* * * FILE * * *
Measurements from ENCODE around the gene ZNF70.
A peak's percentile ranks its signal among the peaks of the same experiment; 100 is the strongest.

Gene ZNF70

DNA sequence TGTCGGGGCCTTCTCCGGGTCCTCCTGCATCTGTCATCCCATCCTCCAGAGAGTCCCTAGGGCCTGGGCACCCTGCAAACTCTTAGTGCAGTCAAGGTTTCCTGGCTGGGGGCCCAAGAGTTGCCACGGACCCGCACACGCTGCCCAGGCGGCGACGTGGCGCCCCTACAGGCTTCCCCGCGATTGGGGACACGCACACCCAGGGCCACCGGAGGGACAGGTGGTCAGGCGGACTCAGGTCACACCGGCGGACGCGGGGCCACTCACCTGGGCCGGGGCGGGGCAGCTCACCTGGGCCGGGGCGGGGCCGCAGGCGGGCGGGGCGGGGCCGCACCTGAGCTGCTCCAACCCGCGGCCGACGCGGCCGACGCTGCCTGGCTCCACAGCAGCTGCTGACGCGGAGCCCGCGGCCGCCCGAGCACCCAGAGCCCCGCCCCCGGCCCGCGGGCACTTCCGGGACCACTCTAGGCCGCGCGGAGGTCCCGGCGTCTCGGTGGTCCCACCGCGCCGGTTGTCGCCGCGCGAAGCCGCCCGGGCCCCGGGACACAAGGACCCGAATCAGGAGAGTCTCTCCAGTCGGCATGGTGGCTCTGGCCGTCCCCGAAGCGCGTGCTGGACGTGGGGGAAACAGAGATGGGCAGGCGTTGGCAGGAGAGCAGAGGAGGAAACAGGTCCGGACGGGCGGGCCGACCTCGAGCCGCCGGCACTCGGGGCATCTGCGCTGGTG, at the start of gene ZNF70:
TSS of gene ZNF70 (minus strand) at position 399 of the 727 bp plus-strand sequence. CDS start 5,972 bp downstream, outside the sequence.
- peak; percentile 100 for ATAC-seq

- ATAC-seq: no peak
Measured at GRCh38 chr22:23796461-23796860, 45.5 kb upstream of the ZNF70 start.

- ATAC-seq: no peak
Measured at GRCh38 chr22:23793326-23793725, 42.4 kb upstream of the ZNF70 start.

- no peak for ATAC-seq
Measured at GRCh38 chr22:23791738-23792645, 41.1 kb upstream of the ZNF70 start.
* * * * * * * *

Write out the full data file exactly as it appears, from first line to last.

Measurements from ENCODE around the gene ZNF70.
A peak's percentile ranks its signal among the peaks of the same experiment; 100 is the strongest.

Gene ZNF70

DNA sequence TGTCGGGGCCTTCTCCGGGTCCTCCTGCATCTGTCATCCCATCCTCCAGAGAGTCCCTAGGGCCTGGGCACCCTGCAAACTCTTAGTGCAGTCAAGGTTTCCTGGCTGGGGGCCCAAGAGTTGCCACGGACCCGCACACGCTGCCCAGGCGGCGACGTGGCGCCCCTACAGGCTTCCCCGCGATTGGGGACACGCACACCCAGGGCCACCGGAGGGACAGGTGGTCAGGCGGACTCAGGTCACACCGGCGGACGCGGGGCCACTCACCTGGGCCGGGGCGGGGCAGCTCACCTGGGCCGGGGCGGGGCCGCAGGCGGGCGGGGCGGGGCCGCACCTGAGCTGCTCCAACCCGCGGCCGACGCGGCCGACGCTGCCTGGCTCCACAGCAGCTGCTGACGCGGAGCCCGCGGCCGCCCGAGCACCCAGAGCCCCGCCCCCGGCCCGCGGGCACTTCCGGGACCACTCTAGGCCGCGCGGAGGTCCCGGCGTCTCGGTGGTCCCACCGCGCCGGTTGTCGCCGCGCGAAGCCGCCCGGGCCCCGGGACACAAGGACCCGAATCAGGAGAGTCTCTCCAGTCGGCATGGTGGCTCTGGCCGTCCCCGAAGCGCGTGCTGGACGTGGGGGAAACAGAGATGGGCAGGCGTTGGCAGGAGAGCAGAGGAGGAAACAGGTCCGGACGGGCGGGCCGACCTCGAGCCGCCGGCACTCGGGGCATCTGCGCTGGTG, at the start of gene ZNF70:
TSS of gene ZNF70 (minus strand) at position 399 of the 727 bp plus-strand sequence. CDS start 5,972 bp downstream, outside the sequence.
- peak; percentile 100 for ATAC-seq

- ATAC-seq: no peak
Measured at GRCh38 chr22:23796461-23796860, 45.5 kb upstream of the ZNF70 start.

- ATAC-seq: no peak
Measured at GRCh38 chr22:23793326-23793725, 42.4 kb upstream of the ZNF70 start.

- no peak for ATAC-seq
Measured at GRCh38 chr22:23791738-23792645, 41.1 kb upstream of the ZNF70 start.